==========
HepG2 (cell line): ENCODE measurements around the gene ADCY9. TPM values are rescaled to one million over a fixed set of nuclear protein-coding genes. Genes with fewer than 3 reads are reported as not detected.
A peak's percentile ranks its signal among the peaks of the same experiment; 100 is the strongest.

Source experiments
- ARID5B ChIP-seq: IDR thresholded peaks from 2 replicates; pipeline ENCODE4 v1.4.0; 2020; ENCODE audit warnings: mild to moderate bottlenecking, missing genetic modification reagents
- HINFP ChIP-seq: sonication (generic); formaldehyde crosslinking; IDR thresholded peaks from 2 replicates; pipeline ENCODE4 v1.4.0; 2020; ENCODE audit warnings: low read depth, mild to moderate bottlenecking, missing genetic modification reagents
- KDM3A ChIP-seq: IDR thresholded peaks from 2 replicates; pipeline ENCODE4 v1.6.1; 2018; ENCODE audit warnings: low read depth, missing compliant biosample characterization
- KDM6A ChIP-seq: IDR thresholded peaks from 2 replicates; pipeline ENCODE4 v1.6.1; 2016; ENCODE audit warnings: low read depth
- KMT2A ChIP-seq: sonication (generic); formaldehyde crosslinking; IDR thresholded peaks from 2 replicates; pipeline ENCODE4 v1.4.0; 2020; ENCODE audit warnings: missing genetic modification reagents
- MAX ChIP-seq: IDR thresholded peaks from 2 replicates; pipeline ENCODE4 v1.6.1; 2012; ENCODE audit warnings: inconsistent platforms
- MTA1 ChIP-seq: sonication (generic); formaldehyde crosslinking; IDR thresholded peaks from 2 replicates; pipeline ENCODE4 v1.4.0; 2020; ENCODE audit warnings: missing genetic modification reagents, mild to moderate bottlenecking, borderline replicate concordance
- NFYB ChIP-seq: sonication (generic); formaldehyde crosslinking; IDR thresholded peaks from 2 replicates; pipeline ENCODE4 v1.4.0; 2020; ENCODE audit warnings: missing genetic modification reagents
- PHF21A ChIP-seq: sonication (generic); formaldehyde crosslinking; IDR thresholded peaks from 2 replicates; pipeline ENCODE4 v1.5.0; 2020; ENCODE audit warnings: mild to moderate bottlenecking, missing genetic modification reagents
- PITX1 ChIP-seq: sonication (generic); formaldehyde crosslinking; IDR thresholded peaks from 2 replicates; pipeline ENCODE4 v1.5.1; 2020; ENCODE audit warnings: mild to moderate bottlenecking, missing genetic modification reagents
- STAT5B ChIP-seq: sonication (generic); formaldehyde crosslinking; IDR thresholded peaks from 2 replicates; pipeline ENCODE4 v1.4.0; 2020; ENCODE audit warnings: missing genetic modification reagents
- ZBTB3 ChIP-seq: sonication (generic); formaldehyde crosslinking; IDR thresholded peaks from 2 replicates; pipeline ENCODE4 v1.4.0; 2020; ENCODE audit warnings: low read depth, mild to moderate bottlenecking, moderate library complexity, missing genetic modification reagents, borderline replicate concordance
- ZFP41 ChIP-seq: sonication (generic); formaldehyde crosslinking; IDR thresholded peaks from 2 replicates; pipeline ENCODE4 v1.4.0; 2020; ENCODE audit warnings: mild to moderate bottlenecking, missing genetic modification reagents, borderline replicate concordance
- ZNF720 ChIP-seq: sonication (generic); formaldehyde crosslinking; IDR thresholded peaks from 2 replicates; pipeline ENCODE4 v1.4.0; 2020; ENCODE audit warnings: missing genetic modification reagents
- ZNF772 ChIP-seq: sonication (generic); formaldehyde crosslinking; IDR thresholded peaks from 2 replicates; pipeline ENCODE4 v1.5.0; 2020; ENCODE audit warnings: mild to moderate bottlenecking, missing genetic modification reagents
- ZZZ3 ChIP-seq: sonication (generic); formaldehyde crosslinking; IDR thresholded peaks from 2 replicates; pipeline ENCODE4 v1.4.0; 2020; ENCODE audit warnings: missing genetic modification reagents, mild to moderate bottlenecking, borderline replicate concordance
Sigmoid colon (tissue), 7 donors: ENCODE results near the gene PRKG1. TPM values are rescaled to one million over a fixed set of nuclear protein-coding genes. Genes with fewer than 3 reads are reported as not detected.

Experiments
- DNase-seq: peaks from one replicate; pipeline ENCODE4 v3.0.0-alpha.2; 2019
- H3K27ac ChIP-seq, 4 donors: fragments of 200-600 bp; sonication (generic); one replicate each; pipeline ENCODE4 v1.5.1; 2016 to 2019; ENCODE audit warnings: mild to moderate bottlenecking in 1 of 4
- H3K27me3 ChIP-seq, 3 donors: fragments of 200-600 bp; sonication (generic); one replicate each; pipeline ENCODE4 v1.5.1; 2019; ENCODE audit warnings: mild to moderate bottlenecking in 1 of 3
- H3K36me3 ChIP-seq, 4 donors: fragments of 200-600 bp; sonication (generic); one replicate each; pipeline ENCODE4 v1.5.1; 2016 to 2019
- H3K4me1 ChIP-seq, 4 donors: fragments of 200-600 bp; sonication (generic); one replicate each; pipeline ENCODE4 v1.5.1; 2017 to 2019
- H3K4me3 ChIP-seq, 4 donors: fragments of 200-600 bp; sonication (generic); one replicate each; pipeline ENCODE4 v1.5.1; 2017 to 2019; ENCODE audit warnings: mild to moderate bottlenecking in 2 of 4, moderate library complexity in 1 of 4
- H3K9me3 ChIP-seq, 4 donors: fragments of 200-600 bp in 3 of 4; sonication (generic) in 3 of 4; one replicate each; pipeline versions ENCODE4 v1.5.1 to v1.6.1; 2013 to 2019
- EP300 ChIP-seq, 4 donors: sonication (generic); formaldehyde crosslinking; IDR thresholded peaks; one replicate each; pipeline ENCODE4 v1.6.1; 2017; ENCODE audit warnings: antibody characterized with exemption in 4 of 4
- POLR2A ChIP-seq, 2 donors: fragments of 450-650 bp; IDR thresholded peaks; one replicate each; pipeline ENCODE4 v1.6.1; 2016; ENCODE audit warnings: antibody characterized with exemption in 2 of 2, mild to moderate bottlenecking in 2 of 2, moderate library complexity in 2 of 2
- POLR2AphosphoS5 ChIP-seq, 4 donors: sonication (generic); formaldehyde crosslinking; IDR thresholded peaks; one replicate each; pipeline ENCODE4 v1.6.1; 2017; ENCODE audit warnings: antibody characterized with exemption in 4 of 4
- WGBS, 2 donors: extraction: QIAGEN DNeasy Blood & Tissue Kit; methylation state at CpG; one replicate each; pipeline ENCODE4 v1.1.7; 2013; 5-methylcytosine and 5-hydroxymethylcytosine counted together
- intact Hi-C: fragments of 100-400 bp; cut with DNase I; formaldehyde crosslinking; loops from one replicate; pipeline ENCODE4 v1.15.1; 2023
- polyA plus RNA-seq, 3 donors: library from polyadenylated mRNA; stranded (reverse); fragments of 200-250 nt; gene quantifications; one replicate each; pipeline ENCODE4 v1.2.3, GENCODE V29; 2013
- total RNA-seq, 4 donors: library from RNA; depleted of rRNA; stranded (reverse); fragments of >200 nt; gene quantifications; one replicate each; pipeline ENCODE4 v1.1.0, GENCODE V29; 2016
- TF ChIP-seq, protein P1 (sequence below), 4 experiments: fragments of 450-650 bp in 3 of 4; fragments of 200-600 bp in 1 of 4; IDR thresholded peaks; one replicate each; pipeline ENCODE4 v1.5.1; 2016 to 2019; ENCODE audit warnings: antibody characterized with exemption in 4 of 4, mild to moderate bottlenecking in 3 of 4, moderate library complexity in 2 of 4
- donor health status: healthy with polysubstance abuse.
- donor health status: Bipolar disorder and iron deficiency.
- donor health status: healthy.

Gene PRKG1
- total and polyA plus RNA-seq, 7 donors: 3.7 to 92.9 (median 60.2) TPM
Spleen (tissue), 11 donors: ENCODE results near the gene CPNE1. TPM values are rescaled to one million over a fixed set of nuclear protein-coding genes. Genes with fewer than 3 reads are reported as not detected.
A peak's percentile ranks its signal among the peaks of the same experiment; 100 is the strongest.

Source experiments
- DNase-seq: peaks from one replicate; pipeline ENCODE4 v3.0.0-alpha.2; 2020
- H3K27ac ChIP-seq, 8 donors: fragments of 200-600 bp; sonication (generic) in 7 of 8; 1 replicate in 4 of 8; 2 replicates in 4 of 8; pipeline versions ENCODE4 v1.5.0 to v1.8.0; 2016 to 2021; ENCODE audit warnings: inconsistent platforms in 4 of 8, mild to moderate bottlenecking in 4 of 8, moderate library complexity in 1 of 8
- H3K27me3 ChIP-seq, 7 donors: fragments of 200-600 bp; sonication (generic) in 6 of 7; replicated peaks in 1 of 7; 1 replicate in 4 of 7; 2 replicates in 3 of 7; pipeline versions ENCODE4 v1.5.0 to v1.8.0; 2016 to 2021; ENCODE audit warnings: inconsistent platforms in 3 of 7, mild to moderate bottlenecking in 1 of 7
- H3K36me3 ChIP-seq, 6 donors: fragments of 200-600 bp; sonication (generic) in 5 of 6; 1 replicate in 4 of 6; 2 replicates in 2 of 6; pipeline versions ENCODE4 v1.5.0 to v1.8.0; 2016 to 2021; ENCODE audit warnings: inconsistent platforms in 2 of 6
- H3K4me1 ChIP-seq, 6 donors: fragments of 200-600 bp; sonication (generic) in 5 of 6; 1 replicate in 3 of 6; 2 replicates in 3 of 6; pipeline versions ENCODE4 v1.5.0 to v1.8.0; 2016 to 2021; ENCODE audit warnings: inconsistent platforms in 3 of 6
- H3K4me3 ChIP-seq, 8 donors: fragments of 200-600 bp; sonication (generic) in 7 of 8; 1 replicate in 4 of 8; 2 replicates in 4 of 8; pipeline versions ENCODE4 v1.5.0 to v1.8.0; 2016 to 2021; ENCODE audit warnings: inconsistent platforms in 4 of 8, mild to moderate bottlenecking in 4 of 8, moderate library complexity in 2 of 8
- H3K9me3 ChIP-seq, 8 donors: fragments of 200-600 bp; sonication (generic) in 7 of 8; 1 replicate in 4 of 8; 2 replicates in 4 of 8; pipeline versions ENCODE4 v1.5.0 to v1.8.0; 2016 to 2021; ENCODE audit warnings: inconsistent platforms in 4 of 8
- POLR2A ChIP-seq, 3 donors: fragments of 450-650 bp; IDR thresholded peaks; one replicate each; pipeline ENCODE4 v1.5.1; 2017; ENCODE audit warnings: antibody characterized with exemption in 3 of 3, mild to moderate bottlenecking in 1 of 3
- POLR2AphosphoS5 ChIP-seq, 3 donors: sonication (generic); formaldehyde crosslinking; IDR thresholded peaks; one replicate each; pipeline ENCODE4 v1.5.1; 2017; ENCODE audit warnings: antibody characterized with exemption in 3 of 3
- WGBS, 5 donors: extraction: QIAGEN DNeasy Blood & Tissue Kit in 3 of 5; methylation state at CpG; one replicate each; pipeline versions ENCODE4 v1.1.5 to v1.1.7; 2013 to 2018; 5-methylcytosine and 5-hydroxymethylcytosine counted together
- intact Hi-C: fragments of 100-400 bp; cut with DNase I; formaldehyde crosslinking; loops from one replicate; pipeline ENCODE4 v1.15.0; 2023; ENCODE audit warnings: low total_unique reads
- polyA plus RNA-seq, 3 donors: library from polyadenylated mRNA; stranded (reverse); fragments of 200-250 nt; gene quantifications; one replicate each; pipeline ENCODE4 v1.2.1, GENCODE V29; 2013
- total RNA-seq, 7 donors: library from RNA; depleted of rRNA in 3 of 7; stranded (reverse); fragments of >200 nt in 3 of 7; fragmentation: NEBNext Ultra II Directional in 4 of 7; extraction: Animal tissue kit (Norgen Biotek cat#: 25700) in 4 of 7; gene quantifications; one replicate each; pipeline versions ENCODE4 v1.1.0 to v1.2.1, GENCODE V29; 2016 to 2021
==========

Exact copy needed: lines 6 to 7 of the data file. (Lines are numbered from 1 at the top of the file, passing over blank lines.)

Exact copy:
- KDM3A ChIP-seq: IDR thresholded peaks from 2 replicates; pipeline ENCODE4 v1.6.1; 2018; ENCODE audit warnings: low read depth, missing compliant biosample characterization
- KDM6A ChIP-seq: IDR thresholded peaks from 2 replicates; pipeline ENCODE4 v1.6.1; 2016; ENCODE audit warnings: low read depth